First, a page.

Member interview: Jay Cook helps young people through Rotary Youth Exchange

Illustration by Monica Garwood

From the September 2015 issue of The Rotarian

A Rotarian for nearly three decades, Jay Cook has helped hundreds of young people broaden their horizons through Rotary Youth Exchange. Recently, while working for the nonprofit Water Missions International, he’s turned his attention to bringing safe water and sanitation solutions to developing countries and disaster-stricken areas. Cook is a member of the Rotary Club of Charleston Breakfast and the Water and Sanitation Rotarian Action Group.

THE ROTARIAN: How did you become involved with Rotary Youth Exchange?

COOK: My club was hosting a young man from Brazil named Marcos and debating whether to send him home, because it was reported that he had behavior problems. The issue turned out to be that Marcos’ English skills were poor. His host father, a retired general, would ask Marcos to take out the trash, and Marcos didn’t understand; he would nod yes, but then not do it. I said, “Instead of sending this kid home, let’s have him stay at my house.” That was the beginning. I became involved as my club’s Youth Exchange officer and ultimately became the Youth Exchange chair in our district. I think my wife and I have had 16 students live in our home, and we’ve had many, many more sleep here.

TR: What makes you so passionate about Youth Exchange?

COOK: If we want to fight prejudice and misconceptions, the Rotary Youth Exchange program is one of the best ways to do that – having young people with different skin colors and different religions live together. It was a positive experience for my own children. They could say “Let’s play Nintendo” in six or seven languages by the time they were seven years old.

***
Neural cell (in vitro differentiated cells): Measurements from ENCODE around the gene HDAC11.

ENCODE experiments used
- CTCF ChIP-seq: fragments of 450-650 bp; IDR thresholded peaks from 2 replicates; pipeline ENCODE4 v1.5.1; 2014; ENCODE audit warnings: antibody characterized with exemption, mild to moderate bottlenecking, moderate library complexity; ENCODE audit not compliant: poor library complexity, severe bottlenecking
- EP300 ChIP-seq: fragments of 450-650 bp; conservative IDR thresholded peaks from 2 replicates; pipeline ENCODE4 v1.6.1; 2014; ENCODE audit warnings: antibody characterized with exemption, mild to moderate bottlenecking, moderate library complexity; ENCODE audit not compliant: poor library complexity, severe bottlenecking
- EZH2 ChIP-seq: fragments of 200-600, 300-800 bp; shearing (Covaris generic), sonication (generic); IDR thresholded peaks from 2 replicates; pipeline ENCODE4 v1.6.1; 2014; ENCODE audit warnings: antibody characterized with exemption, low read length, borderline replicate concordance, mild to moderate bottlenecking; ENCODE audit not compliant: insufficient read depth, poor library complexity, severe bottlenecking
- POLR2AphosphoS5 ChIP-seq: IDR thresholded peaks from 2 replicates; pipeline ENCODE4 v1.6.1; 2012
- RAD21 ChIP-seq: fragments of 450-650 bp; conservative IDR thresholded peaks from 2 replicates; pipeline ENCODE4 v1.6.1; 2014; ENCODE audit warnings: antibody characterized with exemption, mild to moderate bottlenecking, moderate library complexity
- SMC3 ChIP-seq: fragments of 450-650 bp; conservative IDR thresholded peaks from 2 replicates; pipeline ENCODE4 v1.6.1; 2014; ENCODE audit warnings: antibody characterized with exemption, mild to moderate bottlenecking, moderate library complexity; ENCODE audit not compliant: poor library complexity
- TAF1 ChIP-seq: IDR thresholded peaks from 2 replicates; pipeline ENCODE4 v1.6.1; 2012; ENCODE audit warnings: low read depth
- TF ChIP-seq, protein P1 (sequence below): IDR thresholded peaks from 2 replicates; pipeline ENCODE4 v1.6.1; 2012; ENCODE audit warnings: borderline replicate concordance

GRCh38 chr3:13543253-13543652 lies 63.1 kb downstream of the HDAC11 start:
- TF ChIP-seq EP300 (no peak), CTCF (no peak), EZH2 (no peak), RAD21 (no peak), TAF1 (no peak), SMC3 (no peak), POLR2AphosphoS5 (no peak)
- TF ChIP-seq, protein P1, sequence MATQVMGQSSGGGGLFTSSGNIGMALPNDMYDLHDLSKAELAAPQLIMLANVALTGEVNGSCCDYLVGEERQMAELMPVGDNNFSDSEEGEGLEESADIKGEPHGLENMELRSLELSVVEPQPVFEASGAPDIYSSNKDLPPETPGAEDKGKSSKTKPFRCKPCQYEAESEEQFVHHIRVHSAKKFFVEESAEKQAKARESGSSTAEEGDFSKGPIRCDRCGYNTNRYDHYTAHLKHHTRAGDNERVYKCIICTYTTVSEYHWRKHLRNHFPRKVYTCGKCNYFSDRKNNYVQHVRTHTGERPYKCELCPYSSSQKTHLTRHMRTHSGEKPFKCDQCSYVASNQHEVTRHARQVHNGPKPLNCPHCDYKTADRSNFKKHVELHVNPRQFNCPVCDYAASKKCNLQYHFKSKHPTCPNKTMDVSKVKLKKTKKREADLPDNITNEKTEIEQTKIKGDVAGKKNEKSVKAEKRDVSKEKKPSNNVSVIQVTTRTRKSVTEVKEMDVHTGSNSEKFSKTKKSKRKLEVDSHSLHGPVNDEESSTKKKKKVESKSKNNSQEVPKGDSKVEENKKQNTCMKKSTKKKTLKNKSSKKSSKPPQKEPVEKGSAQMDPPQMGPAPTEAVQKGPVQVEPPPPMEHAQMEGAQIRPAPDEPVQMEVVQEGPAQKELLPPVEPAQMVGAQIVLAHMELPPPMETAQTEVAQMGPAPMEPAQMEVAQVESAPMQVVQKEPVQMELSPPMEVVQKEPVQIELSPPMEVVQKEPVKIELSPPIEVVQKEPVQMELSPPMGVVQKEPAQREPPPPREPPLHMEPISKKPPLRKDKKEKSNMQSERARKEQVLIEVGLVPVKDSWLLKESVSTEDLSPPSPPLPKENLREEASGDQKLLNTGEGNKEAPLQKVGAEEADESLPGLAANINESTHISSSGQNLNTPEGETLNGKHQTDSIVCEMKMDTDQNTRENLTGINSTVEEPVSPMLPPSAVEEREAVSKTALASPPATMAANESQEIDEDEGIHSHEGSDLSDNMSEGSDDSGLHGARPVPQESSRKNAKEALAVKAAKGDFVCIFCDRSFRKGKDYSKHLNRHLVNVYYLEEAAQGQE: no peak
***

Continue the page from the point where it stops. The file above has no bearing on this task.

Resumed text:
TR: What led you to work toward bringing clean water to countries in need?

COOK: My friends Molly and George Greene had a daughter doing mission work in Honduras, and Hurricane Mitch came. George found out that the people needed water. He started trying to buy a water treatment system. At that time, all he could find were systems that were expensive and complicated; you almost needed a degree to figure out how to work all the buttons and knobs.

So he called me and said, “Jay, I’m going to build these things. How are we going to get them there? You need to handle that part.” So I helped him with logistics. We sent these systems down to Honduras, and they worked. So George founded this group called Water Missions International, doing water and sanitation work, and I became the director of operations. I have an international network because of these exchange students, so we decided that one of my tasks was to become a liaison between Water Missions and Rotary. With Rotary’s help, we have dramatically increased the number of people we’re serving. We’re involved in 18 or 19 Rotary-based projects all over the world, from Peru to Tanzania.

Together, we’re saving babies. We’re saving children. If the kids don’t have diarrhea every day from drinking bad water, they can go to school. If the parents aren’t sick all the time, they can get a job. Do you know why girls quit going to school in Africa? There are no bathrooms. That needs to be our focus. We need to remember our core purpose: to break the poverty cycle.

The Rotarian